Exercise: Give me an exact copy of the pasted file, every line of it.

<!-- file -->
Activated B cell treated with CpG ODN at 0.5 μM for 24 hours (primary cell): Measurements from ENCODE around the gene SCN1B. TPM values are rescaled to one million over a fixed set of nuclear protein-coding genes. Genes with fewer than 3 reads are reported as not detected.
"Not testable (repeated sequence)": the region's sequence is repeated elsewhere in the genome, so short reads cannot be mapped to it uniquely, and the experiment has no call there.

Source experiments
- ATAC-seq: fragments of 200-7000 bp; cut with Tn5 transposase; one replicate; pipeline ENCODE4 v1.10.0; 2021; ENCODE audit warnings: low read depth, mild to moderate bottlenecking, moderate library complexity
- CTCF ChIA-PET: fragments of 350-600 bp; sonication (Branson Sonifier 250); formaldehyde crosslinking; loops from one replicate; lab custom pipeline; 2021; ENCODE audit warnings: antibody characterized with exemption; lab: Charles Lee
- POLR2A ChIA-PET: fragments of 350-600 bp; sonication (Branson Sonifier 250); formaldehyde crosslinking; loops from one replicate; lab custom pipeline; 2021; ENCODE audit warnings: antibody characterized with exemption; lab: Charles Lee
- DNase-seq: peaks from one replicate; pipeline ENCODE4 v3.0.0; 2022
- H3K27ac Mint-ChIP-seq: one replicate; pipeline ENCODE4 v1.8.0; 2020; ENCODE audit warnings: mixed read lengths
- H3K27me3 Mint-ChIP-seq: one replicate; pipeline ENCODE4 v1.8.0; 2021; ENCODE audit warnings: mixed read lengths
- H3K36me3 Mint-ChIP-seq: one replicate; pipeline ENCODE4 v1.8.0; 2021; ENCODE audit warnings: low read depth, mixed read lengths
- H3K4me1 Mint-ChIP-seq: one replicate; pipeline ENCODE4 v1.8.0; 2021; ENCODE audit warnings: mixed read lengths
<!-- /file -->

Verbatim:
Activated B cell treated with CpG ODN at 0.5 μM for 24 hours (primary cell): Measurements from ENCODE around the gene SCN1B. TPM values are rescaled to one million over a fixed set of nuclear protein-coding genes. Genes with fewer than 3 reads are reported as not detected.
"Not testable (repeated sequence)": the region's sequence is repeated elsewhere in the genome, so short reads cannot be mapped to it uniquely, and the experiment has no call there.

Source experiments
- ATAC-seq: fragments of 200-7000 bp; cut with Tn5 transposase; one replicate; pipeline ENCODE4 v1.10.0; 2021; ENCODE audit warnings: low read depth, mild to moderate bottlenecking, moderate library complexity
- CTCF ChIA-PET: fragments of 350-600 bp; sonication (Branson Sonifier 250); formaldehyde crosslinking; loops from one replicate; lab custom pipeline; 2021; ENCODE audit warnings: antibody characterized with exemption; lab: Charles Lee
- POLR2A ChIA-PET: fragments of 350-600 bp; sonication (Branson Sonifier 250); formaldehyde crosslinking; loops from one replicate; lab custom pipeline; 2021; ENCODE audit warnings: antibody characterized with exemption; lab: Charles Lee
- DNase-seq: peaks from one replicate; pipeline ENCODE4 v3.0.0; 2022
- H3K27ac Mint-ChIP-seq: one replicate; pipeline ENCODE4 v1.8.0; 2020; ENCODE audit warnings: mixed read lengths
- H3K27me3 Mint-ChIP-seq: one replicate; pipeline ENCODE4 v1.8.0; 2021; ENCODE audit warnings: mixed read lengths
- H3K36me3 Mint-ChIP-seq: one replicate; pipeline ENCODE4 v1.8.0; 2021; ENCODE audit warnings: low read depth, mixed read lengths
- H3K4me1 Mint-ChIP-seq: one replicate; pipeline ENCODE4 v1.8.0; 2021; ENCODE audit warnings: mixed read lengths